Forest planning documents guide all forest management actions. Plans are focused at a broad scale: regional, forest-wide, or landscape (watershed) level.

Administrative Changes to the Mt. Hood Land and Resource Management Plan

Under the 2012 Planning Rule, an administrative change (36 CFR 219.13(c)) is any change to the Forest Plan that is not a plan amendment or plan revision. “Administrative changes include corrections of clerical errors to any part of the plan, conformance of the plan to new statutory or regulatory requirements, or changes to other content in the plan” (§219.13).

Forest Plan Monitoring Program

Omnibus Bill Land Use Allocation Changes

Bull Run Land Use Allocation Changes

Mt. Hood Land and Resources Management Plan 

The Land and Resource Management Plan (Forest Plan) guides all natural resource management activities and establishes management standards and guidelines for the Forest. It describes resource management practices, levels of resource production and management, and the availability and suitability of lands for resource management. The Forest Plan includes goals, objectives and desired future conditions for each of the management areas on the Forest.

Northwest Forest Plan

The Northwest Forest Plan takes “an ecosystem management approach to forest management, with support from scientific evidence; meet the requirements of existing laws and regulations; maintain a healthy forest ecosystem with habitat that will support populations of native species (particularly those associated with late successional and old-growth forest), including protection of riparian areas and waters; and maintain a sustainable supply of timber and other forest products that will help maintain the stability of local and regional economics on a predictable and long-term basis."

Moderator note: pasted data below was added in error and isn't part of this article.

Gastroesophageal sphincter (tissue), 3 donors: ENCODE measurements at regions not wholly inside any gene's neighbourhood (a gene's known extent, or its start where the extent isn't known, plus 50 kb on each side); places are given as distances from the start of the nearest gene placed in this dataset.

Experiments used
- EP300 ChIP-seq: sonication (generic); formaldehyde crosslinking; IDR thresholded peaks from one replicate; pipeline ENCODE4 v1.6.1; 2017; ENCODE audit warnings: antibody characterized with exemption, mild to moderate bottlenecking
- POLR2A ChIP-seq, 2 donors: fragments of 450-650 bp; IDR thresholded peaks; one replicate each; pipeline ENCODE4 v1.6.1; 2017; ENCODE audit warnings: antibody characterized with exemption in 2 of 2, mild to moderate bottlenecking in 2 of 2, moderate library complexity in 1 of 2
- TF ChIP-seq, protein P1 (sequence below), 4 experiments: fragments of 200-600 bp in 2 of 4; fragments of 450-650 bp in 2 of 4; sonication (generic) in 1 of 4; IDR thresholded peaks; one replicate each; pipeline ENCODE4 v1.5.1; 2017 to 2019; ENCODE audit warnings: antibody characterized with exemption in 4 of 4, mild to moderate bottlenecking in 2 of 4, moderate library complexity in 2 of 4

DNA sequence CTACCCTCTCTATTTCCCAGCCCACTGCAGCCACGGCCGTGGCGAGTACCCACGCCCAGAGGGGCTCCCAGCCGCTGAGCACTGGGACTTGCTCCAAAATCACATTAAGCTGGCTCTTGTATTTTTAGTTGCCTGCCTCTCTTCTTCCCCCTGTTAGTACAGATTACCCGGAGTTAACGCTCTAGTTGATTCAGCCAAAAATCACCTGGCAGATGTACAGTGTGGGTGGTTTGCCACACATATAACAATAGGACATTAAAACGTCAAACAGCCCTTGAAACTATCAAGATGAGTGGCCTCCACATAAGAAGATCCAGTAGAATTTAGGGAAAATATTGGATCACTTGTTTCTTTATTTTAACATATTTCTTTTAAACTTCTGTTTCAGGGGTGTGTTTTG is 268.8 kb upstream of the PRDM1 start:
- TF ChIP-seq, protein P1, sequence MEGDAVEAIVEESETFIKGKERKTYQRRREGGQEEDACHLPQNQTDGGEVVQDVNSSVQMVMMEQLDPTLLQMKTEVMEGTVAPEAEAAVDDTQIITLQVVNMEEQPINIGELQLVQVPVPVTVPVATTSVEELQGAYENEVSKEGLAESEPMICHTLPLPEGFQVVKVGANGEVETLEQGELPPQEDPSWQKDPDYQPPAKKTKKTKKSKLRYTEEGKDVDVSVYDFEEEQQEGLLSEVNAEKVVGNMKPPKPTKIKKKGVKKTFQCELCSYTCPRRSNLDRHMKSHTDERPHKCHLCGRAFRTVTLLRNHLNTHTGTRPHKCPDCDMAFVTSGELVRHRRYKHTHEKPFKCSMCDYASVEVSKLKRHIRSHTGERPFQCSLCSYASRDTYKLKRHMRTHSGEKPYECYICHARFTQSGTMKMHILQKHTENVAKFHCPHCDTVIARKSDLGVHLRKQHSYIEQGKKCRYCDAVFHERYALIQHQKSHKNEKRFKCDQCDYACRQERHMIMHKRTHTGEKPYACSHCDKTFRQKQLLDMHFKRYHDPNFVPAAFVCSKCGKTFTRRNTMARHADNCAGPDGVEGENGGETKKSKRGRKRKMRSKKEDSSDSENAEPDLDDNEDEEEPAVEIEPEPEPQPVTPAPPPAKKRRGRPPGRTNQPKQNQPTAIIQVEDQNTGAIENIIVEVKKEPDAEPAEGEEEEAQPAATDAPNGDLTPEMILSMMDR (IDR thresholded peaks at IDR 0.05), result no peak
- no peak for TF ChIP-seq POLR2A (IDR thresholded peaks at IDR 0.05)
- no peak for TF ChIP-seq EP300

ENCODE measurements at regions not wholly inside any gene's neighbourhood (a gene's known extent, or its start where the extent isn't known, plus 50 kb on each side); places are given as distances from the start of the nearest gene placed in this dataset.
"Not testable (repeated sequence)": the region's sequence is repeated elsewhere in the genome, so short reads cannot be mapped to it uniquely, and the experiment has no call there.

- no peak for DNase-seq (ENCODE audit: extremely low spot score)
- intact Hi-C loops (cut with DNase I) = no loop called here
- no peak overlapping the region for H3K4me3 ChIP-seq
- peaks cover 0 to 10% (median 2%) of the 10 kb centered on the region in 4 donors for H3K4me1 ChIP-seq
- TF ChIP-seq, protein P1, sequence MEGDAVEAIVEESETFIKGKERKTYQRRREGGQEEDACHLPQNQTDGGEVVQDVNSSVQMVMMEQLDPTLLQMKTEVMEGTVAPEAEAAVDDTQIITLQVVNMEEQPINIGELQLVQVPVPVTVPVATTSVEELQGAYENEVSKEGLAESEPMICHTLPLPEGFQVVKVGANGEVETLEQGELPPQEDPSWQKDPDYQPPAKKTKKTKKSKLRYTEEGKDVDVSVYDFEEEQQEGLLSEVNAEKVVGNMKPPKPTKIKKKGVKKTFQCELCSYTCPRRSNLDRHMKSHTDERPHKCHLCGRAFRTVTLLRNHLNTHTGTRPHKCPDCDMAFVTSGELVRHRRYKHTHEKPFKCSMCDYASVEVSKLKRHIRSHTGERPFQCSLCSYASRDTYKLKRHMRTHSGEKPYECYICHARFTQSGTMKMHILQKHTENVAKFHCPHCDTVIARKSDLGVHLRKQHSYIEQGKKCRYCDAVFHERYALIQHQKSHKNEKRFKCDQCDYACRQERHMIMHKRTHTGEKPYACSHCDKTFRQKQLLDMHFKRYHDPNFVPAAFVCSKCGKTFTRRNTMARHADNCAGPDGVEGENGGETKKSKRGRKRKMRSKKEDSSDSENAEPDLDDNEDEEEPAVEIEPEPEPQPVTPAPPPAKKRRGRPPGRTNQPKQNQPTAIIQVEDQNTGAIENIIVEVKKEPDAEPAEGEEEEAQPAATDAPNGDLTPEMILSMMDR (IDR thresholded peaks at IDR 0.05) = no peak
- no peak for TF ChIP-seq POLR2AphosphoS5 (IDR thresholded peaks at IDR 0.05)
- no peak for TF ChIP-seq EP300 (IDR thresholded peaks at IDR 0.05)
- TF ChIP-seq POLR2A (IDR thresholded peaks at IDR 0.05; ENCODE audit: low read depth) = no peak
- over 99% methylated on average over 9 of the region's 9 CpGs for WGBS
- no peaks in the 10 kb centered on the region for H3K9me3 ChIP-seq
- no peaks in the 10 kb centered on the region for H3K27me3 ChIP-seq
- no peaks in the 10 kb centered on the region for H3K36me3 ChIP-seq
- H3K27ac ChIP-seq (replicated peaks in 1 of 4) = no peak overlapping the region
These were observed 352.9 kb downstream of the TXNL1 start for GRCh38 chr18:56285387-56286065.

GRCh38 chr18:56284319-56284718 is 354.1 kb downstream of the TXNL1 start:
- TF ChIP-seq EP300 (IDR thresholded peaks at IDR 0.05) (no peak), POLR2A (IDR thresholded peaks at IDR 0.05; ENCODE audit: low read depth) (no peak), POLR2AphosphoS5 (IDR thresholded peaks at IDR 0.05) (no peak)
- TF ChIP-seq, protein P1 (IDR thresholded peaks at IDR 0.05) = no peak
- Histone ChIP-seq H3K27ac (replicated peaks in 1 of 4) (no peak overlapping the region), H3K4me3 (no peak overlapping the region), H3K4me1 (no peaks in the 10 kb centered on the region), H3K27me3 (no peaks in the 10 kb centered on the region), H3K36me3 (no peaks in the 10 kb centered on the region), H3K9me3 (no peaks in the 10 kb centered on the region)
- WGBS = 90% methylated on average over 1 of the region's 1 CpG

Northwest Forest Planning Documents

Wild and Scenic Rivers

The National Wild and Scenic River Act (PL 90-542) of 1968 requires the Forest Service “to prepare a comprehensive management plan to provide for the protection of the river values. The plan shall address resource protection, development of lands and facilities, user capacities, and other management practices necessary or desirable to achieve the purposes of this Act.” Each river or river segment possess scenic, recreational, geological, fish, wildlife, historical, cultural, or ecological values which are judged to be outstandingly remarkable. The outstanding remarkable values (ORVs) direct ongoing management activities for the river corridor.

Wild & Scenic Rivers Comprehensive River Management Plan Process 

Nine rivers were designated as additions to the National Wild and Scenic Rivers System in the 2009 Omnibus Public Land Management Act.  81 miles of wild and scenic rivers across the Forest were designated.  Designated rivers are: Collawash River, Eagle Creek, East Fork Hood River, Fifteenmile Creek, Fish Creek, Middle Fork Hood River, South Fork Clackamas River, South Fork Roaring River, and Zigzag River.